When trying to figure out whether this makes him an atheist, a deeper question emerges — what, or who, is God? What does it mean to believe in him? I call myself an atheist because I reject a God who has inherent authority over the universe (in addition to rejecting the literal specifics of the Bible’s God in particular). But beyond that, what about an ideal that we give authority to, like the ideal that all human beings should be treated with a sense of dignity and respect? That ideal may not have inherent value, but if we give it value, it carries that value for us, right? So…if we don’t have a blank check of authority that we give to God “just because,” but instead only value ideals insofar as they help us achieve certain effects, then we may be doing something that is in the arena of common sense. It’s hard to deny, for example, that the ideal of equality is not a vehicle in realizing equal rights. But that ideal of equality only has value, then, if we want equal rights to happen.
In a similar way — although most atheists don’t believe in an inherent authority of God who is in charge “just because” (which is what, I think, most religious people mean when they speak of “God”), one may look at a list of effects that benefit humanity, identify the conceptualizations of ideals that would further those effects, and, by valuing those ideals, give the path towards achieving those effects a kind of direction. The ideals are valued because we as human beings want the effects, not at all because the ideals are valuable in and of themselves; without humanity, ideals have no value, so ideals are there to serve humanity, not the other way around.
I think Obama would call the collection of these ideals so conceived “God.” I wouldn’t, partly due, perhaps, to my conservative Christian background. But I think Obama would. And what is in the way of these ideals, he would call “sin.” But the pursuit of that ideals would, in many ways, be secular.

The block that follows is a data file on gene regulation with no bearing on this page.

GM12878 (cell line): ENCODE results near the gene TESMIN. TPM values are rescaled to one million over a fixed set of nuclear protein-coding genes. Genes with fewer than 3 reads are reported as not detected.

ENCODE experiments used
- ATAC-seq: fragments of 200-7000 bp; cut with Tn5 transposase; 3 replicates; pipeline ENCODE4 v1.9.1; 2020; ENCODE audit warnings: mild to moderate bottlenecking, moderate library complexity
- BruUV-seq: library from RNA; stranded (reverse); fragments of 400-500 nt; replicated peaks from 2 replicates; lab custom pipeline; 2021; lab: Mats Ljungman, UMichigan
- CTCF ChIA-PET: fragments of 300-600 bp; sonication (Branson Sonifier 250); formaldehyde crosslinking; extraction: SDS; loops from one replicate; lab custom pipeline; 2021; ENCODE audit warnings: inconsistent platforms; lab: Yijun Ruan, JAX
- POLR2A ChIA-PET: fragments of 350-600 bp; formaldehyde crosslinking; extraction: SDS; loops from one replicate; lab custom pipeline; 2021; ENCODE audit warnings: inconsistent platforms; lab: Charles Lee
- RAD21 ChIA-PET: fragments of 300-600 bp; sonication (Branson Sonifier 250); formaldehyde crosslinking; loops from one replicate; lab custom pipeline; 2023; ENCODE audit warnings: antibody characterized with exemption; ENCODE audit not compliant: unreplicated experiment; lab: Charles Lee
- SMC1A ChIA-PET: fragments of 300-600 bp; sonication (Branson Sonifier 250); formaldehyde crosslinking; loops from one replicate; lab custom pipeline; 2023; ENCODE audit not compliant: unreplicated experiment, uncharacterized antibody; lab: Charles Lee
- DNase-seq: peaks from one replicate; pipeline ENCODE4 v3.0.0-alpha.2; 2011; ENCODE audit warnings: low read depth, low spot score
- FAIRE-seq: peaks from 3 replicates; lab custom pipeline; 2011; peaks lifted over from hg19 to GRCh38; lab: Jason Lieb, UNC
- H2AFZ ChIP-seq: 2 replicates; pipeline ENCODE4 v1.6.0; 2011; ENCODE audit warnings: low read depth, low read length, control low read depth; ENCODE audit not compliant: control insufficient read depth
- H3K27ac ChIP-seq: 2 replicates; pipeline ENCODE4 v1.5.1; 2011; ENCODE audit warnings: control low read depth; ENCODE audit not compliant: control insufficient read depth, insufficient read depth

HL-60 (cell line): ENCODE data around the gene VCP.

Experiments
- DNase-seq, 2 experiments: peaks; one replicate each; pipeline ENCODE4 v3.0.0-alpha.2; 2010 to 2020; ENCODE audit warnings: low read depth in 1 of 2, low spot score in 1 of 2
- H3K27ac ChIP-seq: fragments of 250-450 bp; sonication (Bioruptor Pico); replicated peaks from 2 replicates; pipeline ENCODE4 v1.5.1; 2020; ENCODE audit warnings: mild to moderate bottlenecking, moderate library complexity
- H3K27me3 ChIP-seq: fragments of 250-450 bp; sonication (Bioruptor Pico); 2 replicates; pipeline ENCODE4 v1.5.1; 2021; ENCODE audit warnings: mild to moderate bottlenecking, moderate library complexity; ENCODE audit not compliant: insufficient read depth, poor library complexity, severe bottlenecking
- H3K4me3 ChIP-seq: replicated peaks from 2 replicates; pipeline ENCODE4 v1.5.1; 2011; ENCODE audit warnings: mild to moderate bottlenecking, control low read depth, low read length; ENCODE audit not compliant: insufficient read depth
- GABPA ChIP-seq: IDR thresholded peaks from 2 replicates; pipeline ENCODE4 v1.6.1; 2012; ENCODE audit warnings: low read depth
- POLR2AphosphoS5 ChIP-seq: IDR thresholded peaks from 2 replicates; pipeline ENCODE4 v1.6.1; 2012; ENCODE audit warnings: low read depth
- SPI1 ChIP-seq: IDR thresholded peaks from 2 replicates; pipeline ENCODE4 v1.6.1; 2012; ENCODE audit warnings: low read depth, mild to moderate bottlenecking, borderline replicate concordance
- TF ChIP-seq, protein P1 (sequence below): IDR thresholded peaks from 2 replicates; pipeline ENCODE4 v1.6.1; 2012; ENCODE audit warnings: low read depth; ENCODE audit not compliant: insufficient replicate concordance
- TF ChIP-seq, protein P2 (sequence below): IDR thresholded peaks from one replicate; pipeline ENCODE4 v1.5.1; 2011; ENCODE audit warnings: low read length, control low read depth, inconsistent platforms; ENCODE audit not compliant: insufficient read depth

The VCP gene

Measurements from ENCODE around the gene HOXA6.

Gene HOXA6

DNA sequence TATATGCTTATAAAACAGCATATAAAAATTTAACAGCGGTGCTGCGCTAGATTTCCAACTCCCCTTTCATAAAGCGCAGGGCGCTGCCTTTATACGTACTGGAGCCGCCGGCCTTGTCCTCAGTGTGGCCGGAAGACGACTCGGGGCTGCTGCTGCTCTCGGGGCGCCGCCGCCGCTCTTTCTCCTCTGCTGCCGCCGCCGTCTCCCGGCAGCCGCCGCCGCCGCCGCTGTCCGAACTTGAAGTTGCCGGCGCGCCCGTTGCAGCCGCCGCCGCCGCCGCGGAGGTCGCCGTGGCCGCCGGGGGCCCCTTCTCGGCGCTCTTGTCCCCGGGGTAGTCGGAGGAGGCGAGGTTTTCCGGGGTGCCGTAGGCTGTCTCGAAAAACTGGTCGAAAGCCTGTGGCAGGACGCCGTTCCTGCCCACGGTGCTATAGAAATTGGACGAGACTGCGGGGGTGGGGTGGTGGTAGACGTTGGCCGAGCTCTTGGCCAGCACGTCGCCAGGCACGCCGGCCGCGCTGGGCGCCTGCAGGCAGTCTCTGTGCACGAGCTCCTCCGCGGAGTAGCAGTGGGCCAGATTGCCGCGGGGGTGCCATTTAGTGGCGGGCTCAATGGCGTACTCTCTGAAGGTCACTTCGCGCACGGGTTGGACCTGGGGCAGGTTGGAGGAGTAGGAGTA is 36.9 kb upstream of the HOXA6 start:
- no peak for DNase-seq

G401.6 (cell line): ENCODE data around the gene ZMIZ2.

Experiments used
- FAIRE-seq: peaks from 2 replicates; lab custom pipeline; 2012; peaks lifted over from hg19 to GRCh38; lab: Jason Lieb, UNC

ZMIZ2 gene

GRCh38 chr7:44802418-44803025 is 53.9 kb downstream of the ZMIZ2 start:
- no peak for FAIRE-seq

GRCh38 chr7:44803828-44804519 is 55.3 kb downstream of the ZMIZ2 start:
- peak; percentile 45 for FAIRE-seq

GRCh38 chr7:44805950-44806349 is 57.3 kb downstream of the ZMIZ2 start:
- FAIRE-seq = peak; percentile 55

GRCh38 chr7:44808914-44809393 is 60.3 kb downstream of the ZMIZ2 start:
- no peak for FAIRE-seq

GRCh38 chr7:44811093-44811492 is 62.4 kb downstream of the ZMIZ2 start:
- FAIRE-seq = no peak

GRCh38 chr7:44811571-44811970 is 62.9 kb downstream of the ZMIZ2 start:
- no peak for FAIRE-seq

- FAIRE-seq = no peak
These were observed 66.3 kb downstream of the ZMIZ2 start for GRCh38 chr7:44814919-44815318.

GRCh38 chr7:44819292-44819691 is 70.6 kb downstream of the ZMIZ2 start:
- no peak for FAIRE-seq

Does the fact that Obama doesn’t actually seem to believe in a real God with inherent value in and of himself — and that he calls himself a Christian to be part of an influential community whose goals coincides with his, as opposed to a belief in the literal Bible story — does that make him an atheist?
Does the fact that most Christians in the United States primarily seem to see Christianity as a social activity as opposed to something whose tenets they take as being serious and binding on their personal life in a profound way — does that make them atheists?
Pastors will mostly say “yes” in more conservative churches, but I think it’s hard to say — I lost interest in defining what a “real” Christian was a while ago, and I use the word “atheist” as a drastic shorthand for an arguably more nuanced position. But it does seem important to realize that, functionally, Obama is doing something important in realizing that people of various social groups and backgrounds can and should come together for the common goal of promoting human dignity. On the outside, as an atheist, I’ll continue to fight to deconstruct the lines religion has constructed. But while that’s a long term project I am passionate about, I also see the value in someone looking at objectives as opposed to the literal rightness and wrongness of ideology, and in that person seeing how they could change ideology in a way that connects them to communities of religious individuals while at the same time promoting a sense of dignity that accomplishes laudatory objectives that help people in very real ways. Though overall I see religion as harmful, I partially agree with Obama’s recent statements (although I disagree with them significantly in places) that the metaphors of religion can be used for negative and, at times, for positive ends, and I do appreciate the fact that his conversation of these metaphors and their ideologies has moved a focus on protecting a sense of dignity for human existence to the forefront of the American psyche.